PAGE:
Reclaiming the Feminine Image
The male gaze is a hot topic of discussion in the art world. Countless of critiques have been made to assess the lack of female artists prevalent in the artistic limelight. Rather, females have been historically deemed worthy to play the part of the artistic subject. In other words, historically, women weren’t encouraged to study art, rather they were studied through art.
First, I would like to note that art becomes reflective of the popular cultures and social beliefs present during the life-span of the respective artist. In other terms, artists typically comment on topics that are current in social conversations. Historically, it was common for academic, male artists to train by painting still-lives… or more specifically nude portraits of women. At the time, women were usually subject of prostitution or considered to be sexual objects. Thus, women were posed beneath the male artist, while exuding a submissive atmosphere.
As exemplified in Pablo Picasso’s artwork, Les Demoiselles d’Avignon (1907), 5 women are depicted as objects to be viewed by the male eye. Ultimately, the females are posed as if they are waiting for their next client. Through this observation, it becomes evident that Picasso is reflecting the accepted social reality of females as sexual objects. Yet, he depicts them as less than human. The depiction provides a cubist commentary through defined, hard shapes, rough brushstrokes and dehumanized features. The female becomes more objectified than the unidentifiable bowl of fruit positioned before the models.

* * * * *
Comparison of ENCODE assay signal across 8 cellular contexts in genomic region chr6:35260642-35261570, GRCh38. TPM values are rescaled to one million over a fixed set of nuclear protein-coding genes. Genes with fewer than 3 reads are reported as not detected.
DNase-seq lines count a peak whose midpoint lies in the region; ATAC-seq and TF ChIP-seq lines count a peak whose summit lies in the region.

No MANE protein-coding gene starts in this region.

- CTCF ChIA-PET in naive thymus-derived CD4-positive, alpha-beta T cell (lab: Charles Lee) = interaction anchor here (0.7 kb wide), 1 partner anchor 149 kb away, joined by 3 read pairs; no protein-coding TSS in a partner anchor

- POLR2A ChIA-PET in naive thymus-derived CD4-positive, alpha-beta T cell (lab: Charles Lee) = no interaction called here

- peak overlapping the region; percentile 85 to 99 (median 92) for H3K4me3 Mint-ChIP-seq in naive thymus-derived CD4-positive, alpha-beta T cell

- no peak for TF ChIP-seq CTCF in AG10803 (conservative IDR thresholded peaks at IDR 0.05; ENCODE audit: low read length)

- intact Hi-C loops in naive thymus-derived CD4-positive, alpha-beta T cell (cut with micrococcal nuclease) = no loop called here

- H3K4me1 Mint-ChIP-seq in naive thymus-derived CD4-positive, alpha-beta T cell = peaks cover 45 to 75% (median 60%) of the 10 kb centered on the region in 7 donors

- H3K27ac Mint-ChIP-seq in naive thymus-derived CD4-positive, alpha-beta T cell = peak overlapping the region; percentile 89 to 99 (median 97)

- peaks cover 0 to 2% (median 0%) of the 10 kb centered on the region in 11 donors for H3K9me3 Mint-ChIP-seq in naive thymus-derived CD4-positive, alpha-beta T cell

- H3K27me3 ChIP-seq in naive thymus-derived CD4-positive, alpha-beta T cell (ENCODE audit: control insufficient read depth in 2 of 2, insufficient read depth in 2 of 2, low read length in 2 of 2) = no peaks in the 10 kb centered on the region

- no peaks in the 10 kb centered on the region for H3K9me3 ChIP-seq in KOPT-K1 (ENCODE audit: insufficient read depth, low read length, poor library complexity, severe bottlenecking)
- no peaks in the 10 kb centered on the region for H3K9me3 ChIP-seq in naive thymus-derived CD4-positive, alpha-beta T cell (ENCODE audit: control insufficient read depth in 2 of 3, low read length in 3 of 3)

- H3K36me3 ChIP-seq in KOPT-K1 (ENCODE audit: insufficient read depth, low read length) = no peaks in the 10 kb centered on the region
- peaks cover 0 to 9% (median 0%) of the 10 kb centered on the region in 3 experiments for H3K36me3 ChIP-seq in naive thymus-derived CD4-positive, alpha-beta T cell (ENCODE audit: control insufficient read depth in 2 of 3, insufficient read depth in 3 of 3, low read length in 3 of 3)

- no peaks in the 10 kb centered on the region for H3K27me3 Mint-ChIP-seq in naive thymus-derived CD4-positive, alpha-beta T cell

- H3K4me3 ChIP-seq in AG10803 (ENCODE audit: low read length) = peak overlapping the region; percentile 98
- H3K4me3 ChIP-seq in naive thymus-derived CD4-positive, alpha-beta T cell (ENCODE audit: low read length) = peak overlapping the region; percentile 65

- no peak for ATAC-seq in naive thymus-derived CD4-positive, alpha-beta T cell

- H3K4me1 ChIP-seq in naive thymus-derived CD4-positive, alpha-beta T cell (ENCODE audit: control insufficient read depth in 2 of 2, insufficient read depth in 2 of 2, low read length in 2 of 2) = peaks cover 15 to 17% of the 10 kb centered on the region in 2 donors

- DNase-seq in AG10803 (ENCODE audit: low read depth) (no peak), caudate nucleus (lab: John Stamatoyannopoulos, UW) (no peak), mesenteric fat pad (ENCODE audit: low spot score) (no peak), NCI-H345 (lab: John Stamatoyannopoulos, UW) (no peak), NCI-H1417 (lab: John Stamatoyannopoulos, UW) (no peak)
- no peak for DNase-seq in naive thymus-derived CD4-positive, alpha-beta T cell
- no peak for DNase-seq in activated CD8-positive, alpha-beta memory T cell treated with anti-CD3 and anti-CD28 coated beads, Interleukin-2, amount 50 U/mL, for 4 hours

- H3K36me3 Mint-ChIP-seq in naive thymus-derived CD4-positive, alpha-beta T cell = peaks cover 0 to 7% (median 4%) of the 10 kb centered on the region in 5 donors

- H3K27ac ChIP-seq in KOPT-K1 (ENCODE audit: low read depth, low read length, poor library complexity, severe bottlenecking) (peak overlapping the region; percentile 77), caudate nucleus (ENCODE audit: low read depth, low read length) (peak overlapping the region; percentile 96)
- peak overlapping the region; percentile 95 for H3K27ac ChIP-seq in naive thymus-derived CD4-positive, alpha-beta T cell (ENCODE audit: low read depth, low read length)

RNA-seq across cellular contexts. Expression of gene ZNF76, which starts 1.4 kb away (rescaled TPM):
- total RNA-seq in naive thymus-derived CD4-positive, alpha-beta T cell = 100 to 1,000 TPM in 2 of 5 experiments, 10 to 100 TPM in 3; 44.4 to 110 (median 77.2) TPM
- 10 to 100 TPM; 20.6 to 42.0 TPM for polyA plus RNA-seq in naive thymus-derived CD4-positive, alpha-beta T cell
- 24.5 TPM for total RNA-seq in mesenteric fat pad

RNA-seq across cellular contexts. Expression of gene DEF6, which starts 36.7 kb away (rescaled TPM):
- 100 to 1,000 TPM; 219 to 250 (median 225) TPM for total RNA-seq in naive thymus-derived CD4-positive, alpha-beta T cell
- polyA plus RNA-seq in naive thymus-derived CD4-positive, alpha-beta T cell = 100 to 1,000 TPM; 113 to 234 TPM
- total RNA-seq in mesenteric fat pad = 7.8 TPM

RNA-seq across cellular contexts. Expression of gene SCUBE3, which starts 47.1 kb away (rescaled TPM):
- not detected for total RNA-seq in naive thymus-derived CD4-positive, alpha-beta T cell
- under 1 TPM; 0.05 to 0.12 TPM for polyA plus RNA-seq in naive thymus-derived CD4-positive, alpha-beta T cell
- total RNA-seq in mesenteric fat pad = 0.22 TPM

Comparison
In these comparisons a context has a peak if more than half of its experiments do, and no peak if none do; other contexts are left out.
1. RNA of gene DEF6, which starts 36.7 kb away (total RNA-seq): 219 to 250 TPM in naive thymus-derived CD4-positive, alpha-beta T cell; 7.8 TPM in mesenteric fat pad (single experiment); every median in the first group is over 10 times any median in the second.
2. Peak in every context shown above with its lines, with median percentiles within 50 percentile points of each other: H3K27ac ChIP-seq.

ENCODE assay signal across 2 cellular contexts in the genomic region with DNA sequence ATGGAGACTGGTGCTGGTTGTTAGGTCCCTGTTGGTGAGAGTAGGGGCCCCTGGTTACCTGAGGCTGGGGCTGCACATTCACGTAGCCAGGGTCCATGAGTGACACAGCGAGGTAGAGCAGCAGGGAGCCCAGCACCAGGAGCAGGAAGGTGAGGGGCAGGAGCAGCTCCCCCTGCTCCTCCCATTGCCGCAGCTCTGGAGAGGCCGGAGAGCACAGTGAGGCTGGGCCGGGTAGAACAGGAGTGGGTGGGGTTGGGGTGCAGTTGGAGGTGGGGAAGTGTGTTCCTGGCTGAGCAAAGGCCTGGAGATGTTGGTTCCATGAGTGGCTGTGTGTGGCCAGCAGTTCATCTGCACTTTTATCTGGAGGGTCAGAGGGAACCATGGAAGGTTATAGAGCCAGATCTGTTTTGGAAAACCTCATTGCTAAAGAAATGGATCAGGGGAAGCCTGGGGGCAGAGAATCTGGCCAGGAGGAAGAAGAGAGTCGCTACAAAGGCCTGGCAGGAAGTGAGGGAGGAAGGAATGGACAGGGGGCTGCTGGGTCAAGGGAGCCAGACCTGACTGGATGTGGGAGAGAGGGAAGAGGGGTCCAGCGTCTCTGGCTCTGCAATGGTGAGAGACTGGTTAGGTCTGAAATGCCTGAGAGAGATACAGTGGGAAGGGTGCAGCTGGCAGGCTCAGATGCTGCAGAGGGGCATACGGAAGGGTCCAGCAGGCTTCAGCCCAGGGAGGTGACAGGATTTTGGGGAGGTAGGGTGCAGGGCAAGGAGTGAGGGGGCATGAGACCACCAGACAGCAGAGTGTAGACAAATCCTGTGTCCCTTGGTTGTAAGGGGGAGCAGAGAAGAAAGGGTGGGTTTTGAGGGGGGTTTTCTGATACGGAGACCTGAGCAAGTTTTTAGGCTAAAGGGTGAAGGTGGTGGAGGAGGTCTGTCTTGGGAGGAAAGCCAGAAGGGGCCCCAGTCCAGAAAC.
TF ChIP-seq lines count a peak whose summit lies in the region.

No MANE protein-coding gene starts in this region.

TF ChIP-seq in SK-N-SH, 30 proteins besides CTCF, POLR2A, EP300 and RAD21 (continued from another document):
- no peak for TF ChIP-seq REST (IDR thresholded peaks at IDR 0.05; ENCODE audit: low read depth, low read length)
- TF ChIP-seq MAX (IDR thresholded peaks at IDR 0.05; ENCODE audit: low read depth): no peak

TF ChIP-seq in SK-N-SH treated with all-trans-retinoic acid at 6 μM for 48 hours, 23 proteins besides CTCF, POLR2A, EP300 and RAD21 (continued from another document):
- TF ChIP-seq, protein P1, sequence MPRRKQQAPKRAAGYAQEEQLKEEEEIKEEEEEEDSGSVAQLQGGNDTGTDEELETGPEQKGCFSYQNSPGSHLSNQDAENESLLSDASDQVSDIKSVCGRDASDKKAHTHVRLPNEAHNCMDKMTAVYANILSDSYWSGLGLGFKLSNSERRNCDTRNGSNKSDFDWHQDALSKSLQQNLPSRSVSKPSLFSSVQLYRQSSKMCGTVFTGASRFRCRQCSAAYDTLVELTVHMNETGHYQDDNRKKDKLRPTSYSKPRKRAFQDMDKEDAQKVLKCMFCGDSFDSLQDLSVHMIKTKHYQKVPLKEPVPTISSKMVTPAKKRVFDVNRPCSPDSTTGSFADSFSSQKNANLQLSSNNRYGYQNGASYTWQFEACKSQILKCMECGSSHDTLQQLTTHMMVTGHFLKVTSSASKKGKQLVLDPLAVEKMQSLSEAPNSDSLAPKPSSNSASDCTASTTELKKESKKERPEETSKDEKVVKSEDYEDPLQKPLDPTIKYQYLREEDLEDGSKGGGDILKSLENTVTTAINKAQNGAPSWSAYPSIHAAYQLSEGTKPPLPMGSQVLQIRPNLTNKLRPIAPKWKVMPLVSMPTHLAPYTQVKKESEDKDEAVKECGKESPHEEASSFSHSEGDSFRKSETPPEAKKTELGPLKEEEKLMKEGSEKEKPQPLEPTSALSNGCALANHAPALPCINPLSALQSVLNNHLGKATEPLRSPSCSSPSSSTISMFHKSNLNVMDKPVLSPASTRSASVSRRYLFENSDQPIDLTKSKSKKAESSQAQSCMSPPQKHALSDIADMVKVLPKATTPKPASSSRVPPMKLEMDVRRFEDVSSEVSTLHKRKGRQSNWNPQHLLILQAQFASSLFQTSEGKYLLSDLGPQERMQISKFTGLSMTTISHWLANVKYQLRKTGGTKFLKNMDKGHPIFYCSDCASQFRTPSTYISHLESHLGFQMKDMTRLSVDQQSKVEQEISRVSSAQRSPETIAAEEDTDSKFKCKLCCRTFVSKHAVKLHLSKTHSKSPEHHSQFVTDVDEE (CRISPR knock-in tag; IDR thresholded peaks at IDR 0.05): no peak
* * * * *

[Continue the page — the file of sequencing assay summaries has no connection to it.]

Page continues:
The themes of sexualized objectification are still present in our current society, although the impact may be visible through different circumstances. Women are no longer stereotyped heavily through prostitution, yet the feminine image is still comparable to submissive, docile characters.
I want to close the gap between the years of female depictions as sexualized subjects and depict a modern rendition of one of the most iconic paintings created by the male gaze. This time, Les Demoiselles d’Avignon will be depicted by modern day women, captured by the female eye to reclaim body and identity. The models stand empowered by re-humanizing their presence in front of the lens which becomes a window to society. The animal-like depictions of prostitutes awaiting their next client are replaced with the powerful, everyday, real female identity. These women exist not for the male gaze, but rather by owning their own image.